Risk sentiment made only a modest recovery in European trading on Wednesday as markets remain spooked by the Brexit aftershocks. The pound managed to rebound strongly against the dollar to reclaim the 1.30 level but was struggling to hold above 1.29 dollars by late European session. Earlier today, the pound fell to a fresh 21-year low as concerns over the impact of Brexit on the UK economy were heightened.
The euro also came under pressure but its decline was more limited and had recovered to 1.1068 dollars in late European trading.
The Japanese yen was the main winner of the day as it soared 1.5% against the pound at 130.50, having earlier pushed the pound to its lowest since late 2012. Euro/yen was another casualty as it slid 0.7% to 111.80 yen.
The dollar also fell against the yen, though it was broadly firmer against a basket of major currencies. The greenback hit a 1½-week low of 100.92 yen in mid-European session before reversing to climb back above 101 yen in late session.
The US currency was boosted by small upward revision to the Markit services PMI from 51.3 to 51.4 in June’s final reading. But more significantly, the closely watched ISM PMI for non-manufacturing activity strongly beat estimates in June.
The IS non-manufacturing PMI rose from 52.9 in May to 56.5 in June – the highest since November 2015. Expectations were for a smaller increase to 53.3. In a further encouraging sign for the US economy, the survey’s most other components also rose, including employment, but the price paid index was slightly weaker.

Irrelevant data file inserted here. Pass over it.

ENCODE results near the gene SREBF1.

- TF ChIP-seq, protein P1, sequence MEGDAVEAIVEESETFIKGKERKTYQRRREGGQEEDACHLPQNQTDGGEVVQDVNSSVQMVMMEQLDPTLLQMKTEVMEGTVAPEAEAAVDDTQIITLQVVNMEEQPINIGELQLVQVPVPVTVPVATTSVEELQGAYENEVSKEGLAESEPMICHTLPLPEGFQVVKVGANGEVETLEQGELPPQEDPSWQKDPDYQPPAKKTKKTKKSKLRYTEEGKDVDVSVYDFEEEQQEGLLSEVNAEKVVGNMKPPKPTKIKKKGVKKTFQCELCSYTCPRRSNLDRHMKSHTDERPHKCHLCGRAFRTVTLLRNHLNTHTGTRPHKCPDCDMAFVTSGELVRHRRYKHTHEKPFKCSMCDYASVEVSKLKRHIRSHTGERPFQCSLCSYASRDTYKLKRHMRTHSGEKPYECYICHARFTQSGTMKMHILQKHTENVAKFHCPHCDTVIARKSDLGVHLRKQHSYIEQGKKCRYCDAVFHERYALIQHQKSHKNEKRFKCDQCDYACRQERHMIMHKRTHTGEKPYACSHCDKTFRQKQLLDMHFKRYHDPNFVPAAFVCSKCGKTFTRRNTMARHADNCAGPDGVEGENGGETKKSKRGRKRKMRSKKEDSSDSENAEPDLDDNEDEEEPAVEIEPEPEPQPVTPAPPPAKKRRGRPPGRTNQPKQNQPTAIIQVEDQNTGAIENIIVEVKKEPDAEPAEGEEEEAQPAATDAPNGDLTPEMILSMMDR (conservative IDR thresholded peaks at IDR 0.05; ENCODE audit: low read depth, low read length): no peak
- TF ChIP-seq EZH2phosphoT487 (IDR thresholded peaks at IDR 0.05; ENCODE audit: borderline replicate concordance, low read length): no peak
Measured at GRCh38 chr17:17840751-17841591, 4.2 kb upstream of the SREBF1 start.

In other data for the US, the country’s trade deficit missed estimates to widen to $41.1 billion in May from $37.4 billion in April. Canada’s trade figures also disappointed, as the trade deficit rose to a near record of C$3.28 billion in May.
The data added further pressure on the Canadian dollar, which is already being weighed down by a drop in crude oil prices. USD/CAD rose to a one-week high of 1.3047 in late European trading.
Crude oil prices headed lower for a second day on Wednesday as worries about the impact of Brexit on demand hurt sentiment for the commodity. US light crude was down 1% at just above $46 a barrel, having earlier dropped below that level.
European equities were also dragged lower, with most major European indices dropping by around 2%, but gold continued to benefit from the risk-off trading to climb to a new high for 2016. The yellow metal hit a 2¼-year high of $1375 an ounce before easing slightly.
Sweden’s central bank, the Riksbank kept its repo rate unchanged at -0.50% at its policy meeting on Wednesday. The decision was widely expected but the Swedish krona fell after the central bank said it now expects a longer delay until the repo rate starts to be raised, citing Brexit as the main reason. The dollar was up 0.5% against the krona at 8.5621 and the euro was 0.3% firmer at 9.4637.
Looking ahead to the remainder of the day, the Fed’s minutes for the June FOMC minutes are expected to be published at 18:00 GMT. The minutes pre-date the Brexit referendum so will be seen as less relevant now, but they should still shed more light on the Fed’s latest assessment of the US economy.
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